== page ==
War/Dance movie poster
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War/Dance movie poster

War/Dance Movie Review

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I was recently sent a copy of the War/Dance DVD review, and delighted I was: the documentary, about war-torn Uganda, was nominated for an Academy Award.

War/Dance, directed by Sean Fine and Andrea Nix, focuses on several children who live in a displacement camp in northern Uganda. Their region is filled with rebels who rape, pillage, murder, torture and kidnap, and all have grown up with the sounds of gunfire as a way of life. Many of their parents and friends have been killed or kidnapped; some don't even know if their family members are still alive. Despite their misery, they do find solace in at least one thing: dancing.

Apparently, dancing is a big thing in Uganda. I'm not a huge fan of dancing myself, being neither good nor bad enough to stand out. When given a choice between dancing or sitting on the sideline watching the pretty girls like a desperate loser, I choose the latter. But these Ugandan kids... they sure seem to like to dance. Of course, dance has a different meaning over there, at least in regards to this movie. Each region has its own cultural dance style, and it's a sense of pride and cultural unity. Furthermore, the country has a national dance-off championship, where schools from all over compete for the top prize. And this year is the first year that this poor and war-torn village has had the honor to send their team to the championship.

The movie is a mix of dance competition and war stories, and the blend works moderately well. However, since I'm not into dancing all that much - including cultural African dancing - I found the stories about how these kids survived and witnesses brutal murders much more interesting. One kid in particular was actually kidnapped by the rebels and forced to do things - like shoot innocents - while in captivity. The story is haunting (especially since he hadn't even told his mother) and I would have loved for the filmmakers to dive more into his past. Some of the other children have tragically interesting stories as well.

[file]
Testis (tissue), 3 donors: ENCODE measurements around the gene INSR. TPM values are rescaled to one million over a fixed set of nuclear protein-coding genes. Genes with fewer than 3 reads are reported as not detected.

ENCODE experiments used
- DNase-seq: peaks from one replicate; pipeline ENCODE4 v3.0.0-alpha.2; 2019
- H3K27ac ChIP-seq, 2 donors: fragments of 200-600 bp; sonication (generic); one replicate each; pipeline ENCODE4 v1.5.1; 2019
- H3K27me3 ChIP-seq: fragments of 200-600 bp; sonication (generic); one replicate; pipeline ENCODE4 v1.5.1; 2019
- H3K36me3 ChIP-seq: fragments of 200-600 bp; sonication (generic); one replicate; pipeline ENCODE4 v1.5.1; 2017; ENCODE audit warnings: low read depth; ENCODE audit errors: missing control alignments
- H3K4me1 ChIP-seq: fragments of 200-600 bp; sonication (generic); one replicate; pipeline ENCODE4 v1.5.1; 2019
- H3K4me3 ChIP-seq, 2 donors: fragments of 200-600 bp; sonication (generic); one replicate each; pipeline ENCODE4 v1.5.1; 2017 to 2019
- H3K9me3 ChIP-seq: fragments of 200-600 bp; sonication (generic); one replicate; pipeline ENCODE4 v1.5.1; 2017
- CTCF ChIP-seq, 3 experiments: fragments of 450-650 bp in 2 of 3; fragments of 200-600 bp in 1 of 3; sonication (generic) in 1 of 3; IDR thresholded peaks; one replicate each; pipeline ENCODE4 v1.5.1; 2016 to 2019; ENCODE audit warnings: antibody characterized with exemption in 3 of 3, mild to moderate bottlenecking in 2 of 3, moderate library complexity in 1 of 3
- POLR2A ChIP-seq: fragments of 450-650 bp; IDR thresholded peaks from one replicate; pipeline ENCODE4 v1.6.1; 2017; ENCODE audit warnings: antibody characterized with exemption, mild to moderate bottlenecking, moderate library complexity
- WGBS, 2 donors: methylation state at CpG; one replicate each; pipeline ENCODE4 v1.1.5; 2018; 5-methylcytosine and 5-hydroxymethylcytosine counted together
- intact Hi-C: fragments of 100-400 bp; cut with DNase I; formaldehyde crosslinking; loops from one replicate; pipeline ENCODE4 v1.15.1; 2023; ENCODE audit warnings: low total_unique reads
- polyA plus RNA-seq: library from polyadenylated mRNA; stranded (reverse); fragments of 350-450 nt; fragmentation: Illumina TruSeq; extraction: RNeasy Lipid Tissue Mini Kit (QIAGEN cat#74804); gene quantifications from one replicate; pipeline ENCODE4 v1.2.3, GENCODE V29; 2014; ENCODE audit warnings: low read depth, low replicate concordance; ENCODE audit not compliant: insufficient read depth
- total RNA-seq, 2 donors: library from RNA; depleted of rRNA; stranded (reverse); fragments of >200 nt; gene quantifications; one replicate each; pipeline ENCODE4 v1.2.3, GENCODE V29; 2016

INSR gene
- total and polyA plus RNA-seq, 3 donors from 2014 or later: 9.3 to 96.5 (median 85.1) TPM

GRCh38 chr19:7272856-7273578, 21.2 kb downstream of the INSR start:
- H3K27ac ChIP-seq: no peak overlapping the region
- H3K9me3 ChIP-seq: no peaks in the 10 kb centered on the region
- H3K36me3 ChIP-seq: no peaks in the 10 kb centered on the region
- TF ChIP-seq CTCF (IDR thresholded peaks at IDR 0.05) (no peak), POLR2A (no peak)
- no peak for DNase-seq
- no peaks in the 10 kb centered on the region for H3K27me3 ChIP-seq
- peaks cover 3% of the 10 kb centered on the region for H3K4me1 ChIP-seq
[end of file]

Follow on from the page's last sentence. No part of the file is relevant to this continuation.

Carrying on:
The problem with War/Dance is also its saving grace; Fine and Nix could have gone one route and focused entirely on the tragic circumstances of northern Uganda, an approach I would have much preferred. But, then, War/Dance would be just like a dozen other pictures of a similar nature. And the title wouldn't make any sense. So the addition of a dance competition is a refreshing one, even if it isn't nearly as captivating of a focus.

Beyond the subject, War/Dance is a well done, pretty film. The stories told within make this a worthy documentary, but even with its focus on dance, there is nothing so unique that sets this apart from the rest.

Review by Erik Samdahl unless otherwise indicated.

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